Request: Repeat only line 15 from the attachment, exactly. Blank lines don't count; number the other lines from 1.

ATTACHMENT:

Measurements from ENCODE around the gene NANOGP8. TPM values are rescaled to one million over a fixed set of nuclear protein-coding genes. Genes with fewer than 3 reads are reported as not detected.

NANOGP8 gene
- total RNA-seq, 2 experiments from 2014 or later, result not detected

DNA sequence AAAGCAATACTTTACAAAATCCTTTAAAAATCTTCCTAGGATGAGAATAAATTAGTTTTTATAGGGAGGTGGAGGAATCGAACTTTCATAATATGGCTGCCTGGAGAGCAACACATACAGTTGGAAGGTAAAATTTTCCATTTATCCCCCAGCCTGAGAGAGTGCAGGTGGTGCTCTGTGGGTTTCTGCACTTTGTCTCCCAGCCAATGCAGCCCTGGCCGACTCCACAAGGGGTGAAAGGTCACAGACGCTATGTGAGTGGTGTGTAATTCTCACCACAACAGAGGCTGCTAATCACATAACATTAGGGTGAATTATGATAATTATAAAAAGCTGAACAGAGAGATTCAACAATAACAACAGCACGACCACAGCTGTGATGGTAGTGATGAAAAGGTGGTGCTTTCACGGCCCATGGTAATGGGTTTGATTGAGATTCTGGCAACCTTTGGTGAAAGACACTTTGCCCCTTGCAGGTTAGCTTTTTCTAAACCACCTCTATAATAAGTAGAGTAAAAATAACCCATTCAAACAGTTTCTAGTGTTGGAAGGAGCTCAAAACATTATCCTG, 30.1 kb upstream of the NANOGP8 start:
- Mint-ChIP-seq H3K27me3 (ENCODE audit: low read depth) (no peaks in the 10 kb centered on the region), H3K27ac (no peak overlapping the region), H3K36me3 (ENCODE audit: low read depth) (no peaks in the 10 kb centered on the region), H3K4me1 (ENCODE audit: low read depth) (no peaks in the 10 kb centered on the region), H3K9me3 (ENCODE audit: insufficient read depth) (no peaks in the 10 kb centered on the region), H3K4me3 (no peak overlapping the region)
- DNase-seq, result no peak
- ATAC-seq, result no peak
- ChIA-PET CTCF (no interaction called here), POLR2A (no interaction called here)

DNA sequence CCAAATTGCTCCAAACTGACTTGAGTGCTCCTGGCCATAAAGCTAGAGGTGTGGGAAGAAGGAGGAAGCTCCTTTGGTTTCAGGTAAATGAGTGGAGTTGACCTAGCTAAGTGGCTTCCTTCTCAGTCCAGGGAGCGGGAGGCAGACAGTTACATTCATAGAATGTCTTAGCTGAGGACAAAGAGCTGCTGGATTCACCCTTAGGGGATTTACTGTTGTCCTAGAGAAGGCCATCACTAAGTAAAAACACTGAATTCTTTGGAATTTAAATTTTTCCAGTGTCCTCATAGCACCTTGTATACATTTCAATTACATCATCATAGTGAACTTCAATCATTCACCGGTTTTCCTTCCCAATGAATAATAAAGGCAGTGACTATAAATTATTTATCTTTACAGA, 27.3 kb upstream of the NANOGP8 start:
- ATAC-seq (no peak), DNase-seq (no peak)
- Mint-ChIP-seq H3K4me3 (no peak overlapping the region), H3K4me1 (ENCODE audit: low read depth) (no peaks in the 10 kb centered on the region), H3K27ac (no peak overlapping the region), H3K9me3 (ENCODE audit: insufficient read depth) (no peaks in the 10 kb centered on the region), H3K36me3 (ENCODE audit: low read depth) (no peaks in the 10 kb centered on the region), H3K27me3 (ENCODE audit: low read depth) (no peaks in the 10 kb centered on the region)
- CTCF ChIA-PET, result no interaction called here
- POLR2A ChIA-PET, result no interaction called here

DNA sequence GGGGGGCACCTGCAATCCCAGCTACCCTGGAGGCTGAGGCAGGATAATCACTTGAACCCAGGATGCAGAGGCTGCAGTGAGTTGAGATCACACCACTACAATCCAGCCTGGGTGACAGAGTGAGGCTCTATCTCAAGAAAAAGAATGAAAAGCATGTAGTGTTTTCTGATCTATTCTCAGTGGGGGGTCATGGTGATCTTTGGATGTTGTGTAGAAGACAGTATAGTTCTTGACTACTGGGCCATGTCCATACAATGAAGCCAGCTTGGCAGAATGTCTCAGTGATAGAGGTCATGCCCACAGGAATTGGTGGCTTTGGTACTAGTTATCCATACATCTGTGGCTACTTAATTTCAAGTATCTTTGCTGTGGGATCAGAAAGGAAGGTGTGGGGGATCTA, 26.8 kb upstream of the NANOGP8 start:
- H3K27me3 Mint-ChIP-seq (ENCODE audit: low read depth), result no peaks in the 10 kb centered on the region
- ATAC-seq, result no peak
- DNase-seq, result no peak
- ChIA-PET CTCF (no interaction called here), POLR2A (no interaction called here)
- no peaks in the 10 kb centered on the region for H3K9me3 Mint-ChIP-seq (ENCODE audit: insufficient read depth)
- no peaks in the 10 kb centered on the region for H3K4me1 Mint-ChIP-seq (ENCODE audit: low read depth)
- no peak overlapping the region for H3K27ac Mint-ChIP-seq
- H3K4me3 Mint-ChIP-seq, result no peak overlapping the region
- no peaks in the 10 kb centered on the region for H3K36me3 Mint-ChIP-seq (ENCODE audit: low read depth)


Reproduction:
- H3K27me3 Mint-ChIP-seq (ENCODE audit: low read depth), result no peaks in the 10 kb centered on the region